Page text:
# How do you integrate #int x^4lnx# by integration by parts method?

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To integrate ( \int x^4 \ln(x) ) using integration by parts, let ( u = \ln(x) ) and ( dv = x^4 dx ).

Then, ( du = \frac{1}{x} dx ) and ( v = \frac{x^5}{5} ).

Using the integration by parts formula:

[ \int u , dv = uv - \int v , du ]

we have:

[ \int x^4 \ln(x) , dx = \frac{x^5 \ln(x)}{5} - \int \frac{x^5}{5} \cdot \frac{1}{x} , dx ]

Simplify the integral:

[ = \frac{x^5 \ln(x)}{5} - \frac{1}{5} \int x^4 , dx ]

Integrate ( \int x^4 , dx ):

[ = \frac{x^5 \ln(x)}{5} - \frac{x^5}{25} + C ]

Where ( C ) is the constant of integration.

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When evaluating a one-sided limit, you need to be careful when a quantity is approaching zero since its sign is different depending on which way it is approaching zero from. Let us look at some examples.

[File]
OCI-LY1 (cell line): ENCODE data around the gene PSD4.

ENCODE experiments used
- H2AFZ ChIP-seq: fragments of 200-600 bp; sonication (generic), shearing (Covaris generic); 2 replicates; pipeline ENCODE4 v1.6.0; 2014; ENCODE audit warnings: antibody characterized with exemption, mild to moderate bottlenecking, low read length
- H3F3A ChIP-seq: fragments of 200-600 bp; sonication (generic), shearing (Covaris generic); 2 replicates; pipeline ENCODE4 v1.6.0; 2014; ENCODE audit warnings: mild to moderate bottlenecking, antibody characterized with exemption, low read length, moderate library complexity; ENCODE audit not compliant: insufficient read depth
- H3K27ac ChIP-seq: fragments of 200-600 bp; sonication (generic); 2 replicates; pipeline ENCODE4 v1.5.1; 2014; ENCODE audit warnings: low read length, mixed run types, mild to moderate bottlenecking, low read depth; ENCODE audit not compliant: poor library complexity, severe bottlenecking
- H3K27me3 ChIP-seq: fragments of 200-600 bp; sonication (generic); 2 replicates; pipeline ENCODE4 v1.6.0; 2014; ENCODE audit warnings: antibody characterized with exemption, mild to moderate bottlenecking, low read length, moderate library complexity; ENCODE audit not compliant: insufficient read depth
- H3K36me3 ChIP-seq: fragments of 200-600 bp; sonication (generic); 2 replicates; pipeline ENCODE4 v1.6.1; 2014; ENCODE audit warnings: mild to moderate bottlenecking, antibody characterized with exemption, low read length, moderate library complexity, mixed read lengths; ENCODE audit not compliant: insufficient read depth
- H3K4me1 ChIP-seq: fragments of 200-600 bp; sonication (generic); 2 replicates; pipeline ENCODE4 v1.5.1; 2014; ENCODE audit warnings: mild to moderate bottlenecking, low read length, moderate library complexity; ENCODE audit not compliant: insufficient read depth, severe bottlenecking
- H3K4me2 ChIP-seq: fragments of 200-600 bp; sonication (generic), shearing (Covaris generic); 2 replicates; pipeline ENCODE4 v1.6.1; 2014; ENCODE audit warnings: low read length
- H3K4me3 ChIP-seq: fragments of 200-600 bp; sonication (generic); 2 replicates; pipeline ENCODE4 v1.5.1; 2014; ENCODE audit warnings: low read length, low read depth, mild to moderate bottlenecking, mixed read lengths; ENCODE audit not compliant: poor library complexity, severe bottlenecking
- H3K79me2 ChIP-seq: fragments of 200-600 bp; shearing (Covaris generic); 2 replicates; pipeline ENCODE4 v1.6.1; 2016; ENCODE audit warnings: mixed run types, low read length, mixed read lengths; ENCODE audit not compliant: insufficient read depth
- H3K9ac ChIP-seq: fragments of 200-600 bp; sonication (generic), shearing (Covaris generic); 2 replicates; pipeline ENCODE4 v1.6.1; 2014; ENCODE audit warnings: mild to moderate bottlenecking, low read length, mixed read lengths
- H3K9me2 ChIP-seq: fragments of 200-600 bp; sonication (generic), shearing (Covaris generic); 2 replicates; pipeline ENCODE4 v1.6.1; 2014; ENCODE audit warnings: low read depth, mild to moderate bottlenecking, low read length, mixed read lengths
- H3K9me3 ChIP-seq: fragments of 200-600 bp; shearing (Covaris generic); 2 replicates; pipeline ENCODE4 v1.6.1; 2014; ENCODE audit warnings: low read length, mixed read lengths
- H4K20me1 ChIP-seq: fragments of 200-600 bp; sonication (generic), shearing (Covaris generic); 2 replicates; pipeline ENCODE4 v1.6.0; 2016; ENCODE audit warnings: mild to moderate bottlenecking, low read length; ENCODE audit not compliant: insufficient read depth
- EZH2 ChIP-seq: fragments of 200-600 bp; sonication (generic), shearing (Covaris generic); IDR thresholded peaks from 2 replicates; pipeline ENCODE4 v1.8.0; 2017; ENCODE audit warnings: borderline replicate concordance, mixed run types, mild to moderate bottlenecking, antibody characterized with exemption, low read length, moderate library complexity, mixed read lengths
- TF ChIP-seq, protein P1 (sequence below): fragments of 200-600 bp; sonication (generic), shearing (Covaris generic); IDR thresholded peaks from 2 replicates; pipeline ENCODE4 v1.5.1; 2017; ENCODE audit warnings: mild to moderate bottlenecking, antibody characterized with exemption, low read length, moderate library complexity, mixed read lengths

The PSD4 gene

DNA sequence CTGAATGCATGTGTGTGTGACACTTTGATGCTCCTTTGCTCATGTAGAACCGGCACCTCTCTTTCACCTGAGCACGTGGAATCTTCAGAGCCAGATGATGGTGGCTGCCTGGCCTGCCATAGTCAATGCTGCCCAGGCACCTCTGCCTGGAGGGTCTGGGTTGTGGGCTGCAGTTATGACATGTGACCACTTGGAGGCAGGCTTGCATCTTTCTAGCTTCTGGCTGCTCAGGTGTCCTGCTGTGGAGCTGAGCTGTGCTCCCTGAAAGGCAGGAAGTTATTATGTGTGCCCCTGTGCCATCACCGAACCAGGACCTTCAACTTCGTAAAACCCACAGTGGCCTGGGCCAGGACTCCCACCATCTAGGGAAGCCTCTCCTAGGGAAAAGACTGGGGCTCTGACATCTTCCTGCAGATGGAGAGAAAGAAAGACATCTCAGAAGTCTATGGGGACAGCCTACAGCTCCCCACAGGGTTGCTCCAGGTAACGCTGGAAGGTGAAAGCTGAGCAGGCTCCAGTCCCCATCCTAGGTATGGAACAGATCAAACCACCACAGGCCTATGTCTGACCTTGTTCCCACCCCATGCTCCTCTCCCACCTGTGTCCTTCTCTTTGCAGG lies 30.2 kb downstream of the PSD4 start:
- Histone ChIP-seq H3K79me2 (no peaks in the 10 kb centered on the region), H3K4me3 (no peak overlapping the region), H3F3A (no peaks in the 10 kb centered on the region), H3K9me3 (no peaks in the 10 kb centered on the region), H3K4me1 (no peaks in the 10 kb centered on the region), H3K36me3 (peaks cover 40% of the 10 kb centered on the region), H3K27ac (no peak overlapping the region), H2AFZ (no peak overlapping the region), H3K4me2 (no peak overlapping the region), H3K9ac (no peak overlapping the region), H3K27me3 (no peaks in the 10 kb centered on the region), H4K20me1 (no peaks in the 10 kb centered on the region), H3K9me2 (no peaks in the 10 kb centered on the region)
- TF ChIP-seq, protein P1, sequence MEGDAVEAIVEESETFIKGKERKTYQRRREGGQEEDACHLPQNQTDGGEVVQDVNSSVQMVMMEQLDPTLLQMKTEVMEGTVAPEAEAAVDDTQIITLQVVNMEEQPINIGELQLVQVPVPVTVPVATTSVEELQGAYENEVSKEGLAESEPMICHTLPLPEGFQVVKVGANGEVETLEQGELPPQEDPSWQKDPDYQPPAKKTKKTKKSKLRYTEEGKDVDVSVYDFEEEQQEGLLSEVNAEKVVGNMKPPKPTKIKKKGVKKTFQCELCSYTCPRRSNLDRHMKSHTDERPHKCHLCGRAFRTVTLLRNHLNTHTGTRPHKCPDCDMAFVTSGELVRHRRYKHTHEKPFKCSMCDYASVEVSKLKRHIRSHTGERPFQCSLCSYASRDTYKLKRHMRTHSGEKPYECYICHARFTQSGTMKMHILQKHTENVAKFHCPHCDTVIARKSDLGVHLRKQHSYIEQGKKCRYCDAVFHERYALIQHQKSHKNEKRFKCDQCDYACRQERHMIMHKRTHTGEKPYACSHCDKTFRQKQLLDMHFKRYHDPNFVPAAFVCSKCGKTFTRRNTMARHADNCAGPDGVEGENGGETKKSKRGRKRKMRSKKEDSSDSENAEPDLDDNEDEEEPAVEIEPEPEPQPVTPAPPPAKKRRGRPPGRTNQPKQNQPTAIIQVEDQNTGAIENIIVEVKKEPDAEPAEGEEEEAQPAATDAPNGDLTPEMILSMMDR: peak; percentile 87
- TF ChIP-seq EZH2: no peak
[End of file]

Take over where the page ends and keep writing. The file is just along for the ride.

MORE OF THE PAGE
When evaluating a one-sided limit, you need to be careful when a quantity is approaching zero since its sign is different depending on which way it is approaching zero from. Let us look at some examples.

When evaluating a one-sided limit, you need to be careful when a quantity is approaching zero since its sign is different depending on which way it is approaching zero from. Let us look at some examples.

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